"Brett Milano's finely tuned exploration of Game Theory founder Scott Miller's
life and work sheds light on the late singer-songwriter's literate pop rock
and sadly underappreciated talent.
As Aimee Mann once said of Miller's combo the Loud Family, "I was truly shocked
that band didn't get more attention," Milano also delves into the vagaries of
the '80s and '90s record business and college-rock scene."
-- Holly George-Warren, author of A Man Called Destruction: The
Life and Music of Alex Chilton
The first comprehensive history of Boston rock and roll, from the streetcorner
doo-woppers in the 50s to the beachside ballrooms and the psychedelic halls of
the 60s, the sweaty heyday of the Rat and the Channel, the 70s superstar era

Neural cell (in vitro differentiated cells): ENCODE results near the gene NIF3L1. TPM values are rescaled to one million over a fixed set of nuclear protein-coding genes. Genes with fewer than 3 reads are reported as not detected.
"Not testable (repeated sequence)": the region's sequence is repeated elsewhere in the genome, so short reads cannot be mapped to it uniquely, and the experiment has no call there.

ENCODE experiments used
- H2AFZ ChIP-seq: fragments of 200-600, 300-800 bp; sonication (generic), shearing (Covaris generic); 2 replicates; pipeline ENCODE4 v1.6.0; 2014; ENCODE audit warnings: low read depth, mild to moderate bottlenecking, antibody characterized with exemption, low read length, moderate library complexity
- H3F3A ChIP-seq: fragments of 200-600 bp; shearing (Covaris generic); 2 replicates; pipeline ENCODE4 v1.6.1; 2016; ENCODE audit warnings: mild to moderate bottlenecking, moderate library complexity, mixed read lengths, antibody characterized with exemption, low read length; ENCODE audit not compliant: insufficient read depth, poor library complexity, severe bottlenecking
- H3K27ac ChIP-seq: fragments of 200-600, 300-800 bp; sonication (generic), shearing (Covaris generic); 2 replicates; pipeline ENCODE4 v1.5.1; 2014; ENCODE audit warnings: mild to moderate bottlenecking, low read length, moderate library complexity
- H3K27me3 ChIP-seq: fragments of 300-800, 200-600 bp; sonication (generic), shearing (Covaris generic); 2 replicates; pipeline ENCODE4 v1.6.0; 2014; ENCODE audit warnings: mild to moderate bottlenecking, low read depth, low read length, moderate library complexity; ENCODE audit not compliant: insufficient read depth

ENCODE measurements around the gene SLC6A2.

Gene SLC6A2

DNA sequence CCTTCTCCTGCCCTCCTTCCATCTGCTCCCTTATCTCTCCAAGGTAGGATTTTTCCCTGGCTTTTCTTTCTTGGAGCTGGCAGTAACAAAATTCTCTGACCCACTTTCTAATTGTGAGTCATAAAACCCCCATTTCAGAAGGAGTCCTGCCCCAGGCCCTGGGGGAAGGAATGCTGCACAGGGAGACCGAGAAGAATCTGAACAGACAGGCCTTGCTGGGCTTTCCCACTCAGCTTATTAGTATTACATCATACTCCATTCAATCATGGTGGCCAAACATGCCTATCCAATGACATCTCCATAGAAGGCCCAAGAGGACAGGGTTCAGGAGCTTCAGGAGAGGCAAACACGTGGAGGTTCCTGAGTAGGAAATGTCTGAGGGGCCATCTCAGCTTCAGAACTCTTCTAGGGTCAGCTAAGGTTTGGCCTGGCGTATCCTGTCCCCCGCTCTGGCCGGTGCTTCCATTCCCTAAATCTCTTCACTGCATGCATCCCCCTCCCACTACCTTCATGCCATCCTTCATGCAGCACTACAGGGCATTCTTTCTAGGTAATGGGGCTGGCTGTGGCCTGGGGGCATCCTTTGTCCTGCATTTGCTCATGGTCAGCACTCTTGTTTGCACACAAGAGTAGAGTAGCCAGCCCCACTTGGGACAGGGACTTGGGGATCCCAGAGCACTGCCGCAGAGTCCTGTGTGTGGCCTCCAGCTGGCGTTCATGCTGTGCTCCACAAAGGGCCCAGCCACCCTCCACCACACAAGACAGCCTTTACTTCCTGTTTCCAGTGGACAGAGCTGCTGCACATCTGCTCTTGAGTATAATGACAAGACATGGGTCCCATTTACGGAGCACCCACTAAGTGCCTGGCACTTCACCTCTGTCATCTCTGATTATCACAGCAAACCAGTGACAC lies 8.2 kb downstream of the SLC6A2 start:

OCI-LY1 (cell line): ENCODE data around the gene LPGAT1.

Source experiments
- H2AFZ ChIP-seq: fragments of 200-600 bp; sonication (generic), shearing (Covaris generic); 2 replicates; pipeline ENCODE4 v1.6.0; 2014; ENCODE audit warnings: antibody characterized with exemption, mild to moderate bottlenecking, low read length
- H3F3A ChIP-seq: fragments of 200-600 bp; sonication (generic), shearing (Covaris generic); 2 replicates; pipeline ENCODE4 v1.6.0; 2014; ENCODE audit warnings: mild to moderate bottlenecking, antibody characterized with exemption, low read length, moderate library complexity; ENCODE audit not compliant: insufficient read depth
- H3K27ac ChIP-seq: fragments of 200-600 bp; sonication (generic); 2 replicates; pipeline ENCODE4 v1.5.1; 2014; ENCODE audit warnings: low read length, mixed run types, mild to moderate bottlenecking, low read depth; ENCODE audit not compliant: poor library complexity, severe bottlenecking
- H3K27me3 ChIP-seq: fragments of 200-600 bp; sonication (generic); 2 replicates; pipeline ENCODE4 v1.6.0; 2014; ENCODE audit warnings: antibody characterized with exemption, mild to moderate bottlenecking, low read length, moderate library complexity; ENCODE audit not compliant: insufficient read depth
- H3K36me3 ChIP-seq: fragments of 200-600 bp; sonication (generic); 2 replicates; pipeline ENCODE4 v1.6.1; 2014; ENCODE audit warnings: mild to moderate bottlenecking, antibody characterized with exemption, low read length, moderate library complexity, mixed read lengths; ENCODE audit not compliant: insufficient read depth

and the 90s indie-rock goldrush.
Interviews with Aerosmith, Mission of Burma, the Cars, the Pixies, J. Geils
and many other local luminaries.
"Brett Milano has been caring about music for decades now -- no small feat.
He is worth listening to, as is the music whose story he tells here.
My beloved Boston scene... I miss it like hell.
So kind of Brett to take us back there for a while."
-- Kristin Hersh, Throwing Muses
"Brett's been such a long-standing poetic bystander of the Boston rock scene
that this book flows like ecstatic feedback, with all the tasteful screeches,
kerrangs and harmonics that mark a true believer."
-- Amanda Palmer
First published in 2001 and more timely than ever!
This book looks at the phenomenon of record collecting through the lives and
obsessions of the famous and not-famous folks who go to extreme lengths to
track down those Holy Grails.
Thurston Moore thrives on the renegade, archival nature of collecting.
As a teenager, Peter Buck hitchhiked 15 miles to get an LP the night of its
R. Crumb speaks fondly of rare, flexible 78s.
And Lyres frontman Jeff "Monoman" Conolly continues his quest for the perfect
"There's no real defendable reason for this compulsion, this mania,
this terrible malady.
But in Vinyl Junkies, Brett Milano does seem to make sense of it all."